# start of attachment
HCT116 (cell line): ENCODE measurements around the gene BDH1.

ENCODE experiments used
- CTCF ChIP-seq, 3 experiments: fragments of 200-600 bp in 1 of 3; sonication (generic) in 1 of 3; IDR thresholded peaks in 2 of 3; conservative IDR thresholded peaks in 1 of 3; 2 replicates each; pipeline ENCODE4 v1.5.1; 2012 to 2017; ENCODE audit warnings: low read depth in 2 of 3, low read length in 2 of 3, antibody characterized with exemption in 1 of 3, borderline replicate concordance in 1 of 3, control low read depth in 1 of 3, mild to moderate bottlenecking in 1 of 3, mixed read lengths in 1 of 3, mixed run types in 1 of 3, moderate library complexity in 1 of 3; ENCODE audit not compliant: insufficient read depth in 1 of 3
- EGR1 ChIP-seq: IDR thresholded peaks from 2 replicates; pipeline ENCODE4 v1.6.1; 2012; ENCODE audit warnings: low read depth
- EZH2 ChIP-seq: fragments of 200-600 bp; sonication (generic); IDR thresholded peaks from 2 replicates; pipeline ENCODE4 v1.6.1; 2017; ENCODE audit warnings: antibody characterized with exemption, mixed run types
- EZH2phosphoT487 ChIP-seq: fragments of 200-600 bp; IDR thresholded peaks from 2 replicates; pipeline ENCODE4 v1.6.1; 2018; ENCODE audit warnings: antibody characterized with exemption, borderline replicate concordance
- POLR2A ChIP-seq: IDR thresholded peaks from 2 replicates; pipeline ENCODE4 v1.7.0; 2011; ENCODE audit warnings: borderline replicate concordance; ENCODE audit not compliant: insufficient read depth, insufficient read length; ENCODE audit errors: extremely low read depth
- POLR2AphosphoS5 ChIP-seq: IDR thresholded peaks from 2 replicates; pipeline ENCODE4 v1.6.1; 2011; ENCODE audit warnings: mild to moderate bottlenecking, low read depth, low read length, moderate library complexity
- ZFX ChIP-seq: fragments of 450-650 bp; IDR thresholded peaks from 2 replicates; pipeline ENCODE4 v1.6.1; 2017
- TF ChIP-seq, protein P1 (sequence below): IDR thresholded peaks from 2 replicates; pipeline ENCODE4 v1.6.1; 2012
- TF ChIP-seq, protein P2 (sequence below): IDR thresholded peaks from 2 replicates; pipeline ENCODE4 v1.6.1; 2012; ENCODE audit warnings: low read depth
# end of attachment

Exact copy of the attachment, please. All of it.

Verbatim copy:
HCT116 (cell line): ENCODE measurements around the gene BDH1.

ENCODE experiments used
- CTCF ChIP-seq, 3 experiments: fragments of 200-600 bp in 1 of 3; sonication (generic) in 1 of 3; IDR thresholded peaks in 2 of 3; conservative IDR thresholded peaks in 1 of 3; 2 replicates each; pipeline ENCODE4 v1.5.1; 2012 to 2017; ENCODE audit warnings: low read depth in 2 of 3, low read length in 2 of 3, antibody characterized with exemption in 1 of 3, borderline replicate concordance in 1 of 3, control low read depth in 1 of 3, mild to moderate bottlenecking in 1 of 3, mixed read lengths in 1 of 3, mixed run types in 1 of 3, moderate library complexity in 1 of 3; ENCODE audit not compliant: insufficient read depth in 1 of 3
- EGR1 ChIP-seq: IDR thresholded peaks from 2 replicates; pipeline ENCODE4 v1.6.1; 2012; ENCODE audit warnings: low read depth
- EZH2 ChIP-seq: fragments of 200-600 bp; sonication (generic); IDR thresholded peaks from 2 replicates; pipeline ENCODE4 v1.6.1; 2017; ENCODE audit warnings: antibody characterized with exemption, mixed run types
- EZH2phosphoT487 ChIP-seq: fragments of 200-600 bp; IDR thresholded peaks from 2 replicates; pipeline ENCODE4 v1.6.1; 2018; ENCODE audit warnings: antibody characterized with exemption, borderline replicate concordance
- POLR2A ChIP-seq: IDR thresholded peaks from 2 replicates; pipeline ENCODE4 v1.7.0; 2011; ENCODE audit warnings: borderline replicate concordance; ENCODE audit not compliant: insufficient read depth, insufficient read length; ENCODE audit errors: extremely low read depth
- POLR2AphosphoS5 ChIP-seq: IDR thresholded peaks from 2 replicates; pipeline ENCODE4 v1.6.1; 2011; ENCODE audit warnings: mild to moderate bottlenecking, low read depth, low read length, moderate library complexity
- ZFX ChIP-seq: fragments of 450-650 bp; IDR thresholded peaks from 2 replicates; pipeline ENCODE4 v1.6.1; 2017
- TF ChIP-seq, protein P1 (sequence below): IDR thresholded peaks from 2 replicates; pipeline ENCODE4 v1.6.1; 2012
- TF ChIP-seq, protein P2 (sequence below): IDR thresholded peaks from 2 replicates; pipeline ENCODE4 v1.6.1; 2012; ENCODE audit warnings: low read depth